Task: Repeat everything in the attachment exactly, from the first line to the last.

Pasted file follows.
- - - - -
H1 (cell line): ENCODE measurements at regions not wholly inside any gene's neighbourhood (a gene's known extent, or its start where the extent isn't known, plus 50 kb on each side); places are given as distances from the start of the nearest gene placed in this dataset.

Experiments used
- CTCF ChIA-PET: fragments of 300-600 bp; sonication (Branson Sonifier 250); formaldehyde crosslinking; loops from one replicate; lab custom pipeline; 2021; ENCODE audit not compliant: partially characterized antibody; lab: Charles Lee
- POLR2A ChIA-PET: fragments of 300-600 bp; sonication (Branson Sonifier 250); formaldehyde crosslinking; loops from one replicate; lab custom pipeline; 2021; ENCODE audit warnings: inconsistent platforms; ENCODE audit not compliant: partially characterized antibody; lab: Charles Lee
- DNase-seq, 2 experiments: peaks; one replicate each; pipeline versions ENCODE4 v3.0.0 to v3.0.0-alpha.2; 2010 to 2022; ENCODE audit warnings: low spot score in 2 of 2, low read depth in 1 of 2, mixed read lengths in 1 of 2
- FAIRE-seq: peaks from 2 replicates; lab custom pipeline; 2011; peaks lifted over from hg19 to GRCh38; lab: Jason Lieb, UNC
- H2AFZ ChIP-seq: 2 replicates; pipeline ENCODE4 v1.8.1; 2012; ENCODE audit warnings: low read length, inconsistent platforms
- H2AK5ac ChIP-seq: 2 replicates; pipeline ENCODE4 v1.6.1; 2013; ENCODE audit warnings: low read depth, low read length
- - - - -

H1 (cell line): ENCODE measurements at regions not wholly inside any gene's neighbourhood (a gene's known extent, or its start where the extent isn't known, plus 50 kb on each side); places are given as distances from the start of the nearest gene placed in this dataset.

Experiments used
- CTCF ChIA-PET: fragments of 300-600 bp; sonication (Branson Sonifier 250); formaldehyde crosslinking; loops from one replicate; lab custom pipeline; 2021; ENCODE audit not compliant: partially characterized antibody; lab: Charles Lee
- POLR2A ChIA-PET: fragments of 300-600 bp; sonication (Branson Sonifier 250); formaldehyde crosslinking; loops from one replicate; lab custom pipeline; 2021; ENCODE audit warnings: inconsistent platforms; ENCODE audit not compliant: partially characterized antibody; lab: Charles Lee
- DNase-seq, 2 experiments: peaks; one replicate each; pipeline versions ENCODE4 v3.0.0 to v3.0.0-alpha.2; 2010 to 2022; ENCODE audit warnings: low spot score in 2 of 2, low read depth in 1 of 2, mixed read lengths in 1 of 2
- FAIRE-seq: peaks from 2 replicates; lab custom pipeline; 2011; peaks lifted over from hg19 to GRCh38; lab: Jason Lieb, UNC
- H2AFZ ChIP-seq: 2 replicates; pipeline ENCODE4 v1.8.1; 2012; ENCODE audit warnings: low read length, inconsistent platforms
- H2AK5ac ChIP-seq: 2 replicates; pipeline ENCODE4 v1.6.1; 2013; ENCODE audit warnings: low read depth, low read length